Album Review: The Bug - Angels & Devils

In an incredibly sharp contrast to the low key, atmospheric post-trip hop and dubstep influenced vibes of King Midas Sound, English producer Kevin Martin has returned to his “The Bug” moniker, and on Angels & Devils, he evokes two feelings, and two feelings only—tension and aggression.

There are moments on Angels & Devils where it feels like you are waiting for the impact of a horrific car accident (like on the extended organ drone of “Pandi”), and there are moments where you get so worked up, you just want to start a fight with someone. It’s a confrontational, abrasive record, and even when it shows hints of incredibly calculated restraint, Martin holds absolutely nothing back when it comes to the full on sonic assault.

Expanding on the theoretical genre Martin calls “Acid Ragga,” a juxtaposition of elements from Ragga Dancehall and Acid House music, Angels & Devils is a listen that is not for the faint of heart, specifically as the record progresses into the second half—six songs that are practically too much to handle, with the first half being structured in such a way that builds the tension leading up to an angry release on “The One,” a track that explodes with machine gun fire snares and blaring synth blasts, and then peaks with probably the most abrasive track, “Fuck a Bitch,” a song that boasts a guest appearance from the now defunct Death Grips. “ “What ‘choo know about how I fucks with it?” MC Ride yells as the beginning of the song, even before the music has really kicked in, as if there was even any question that MC Ride is not to be trifled with under any circumstances.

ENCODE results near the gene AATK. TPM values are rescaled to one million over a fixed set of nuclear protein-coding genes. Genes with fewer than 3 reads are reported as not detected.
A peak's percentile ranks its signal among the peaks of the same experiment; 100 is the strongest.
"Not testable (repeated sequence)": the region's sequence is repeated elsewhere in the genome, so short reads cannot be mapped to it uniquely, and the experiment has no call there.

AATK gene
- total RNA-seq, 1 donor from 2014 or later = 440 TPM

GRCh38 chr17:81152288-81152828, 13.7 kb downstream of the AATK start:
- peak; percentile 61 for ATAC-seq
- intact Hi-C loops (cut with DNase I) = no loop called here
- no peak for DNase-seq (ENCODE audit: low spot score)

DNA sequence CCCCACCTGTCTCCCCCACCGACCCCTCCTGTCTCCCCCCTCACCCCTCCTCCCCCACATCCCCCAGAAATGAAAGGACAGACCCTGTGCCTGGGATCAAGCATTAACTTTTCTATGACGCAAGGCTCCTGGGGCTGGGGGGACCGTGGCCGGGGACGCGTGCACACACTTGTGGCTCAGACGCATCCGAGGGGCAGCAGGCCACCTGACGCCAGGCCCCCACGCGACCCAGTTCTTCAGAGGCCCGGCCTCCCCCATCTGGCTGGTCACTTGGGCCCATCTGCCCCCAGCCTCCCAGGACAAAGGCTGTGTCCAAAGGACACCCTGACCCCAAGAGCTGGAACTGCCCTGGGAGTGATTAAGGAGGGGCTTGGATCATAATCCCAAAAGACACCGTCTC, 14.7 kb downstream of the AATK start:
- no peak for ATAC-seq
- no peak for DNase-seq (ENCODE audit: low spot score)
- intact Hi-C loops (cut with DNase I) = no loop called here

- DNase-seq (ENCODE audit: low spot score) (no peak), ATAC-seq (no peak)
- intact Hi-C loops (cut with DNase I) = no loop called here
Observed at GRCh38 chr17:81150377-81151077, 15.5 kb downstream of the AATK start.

Despite how militant and combative Angels & Devils can be, it’s actually that fact that makes this album such a compelling, interesting, and worthwhile listen if you are able to work past the initial layers of resistance Martin puts up. And despite how serious this can all come across, Martin himself has an amazing sense of humor (just follow him on Twitter)—also, I am fairly certain “Fat Mac” is not an “It’s Always Sunny in Philadelphia” reference, but one can’t help but think that.

I think it goes without saying that it’s an “acquired listen,” and it’s certainly the kind of record that you have to be in the right frame of mind to thoroughly enjoy. And even then, if you’re in the frame of mind to be like, “Oh I want to listen to this super aggressive album by The Bug,” by the time the final strains of “Dirty,” echo out into the distance, the only thing you’ll want to do is royally fuck some shit up.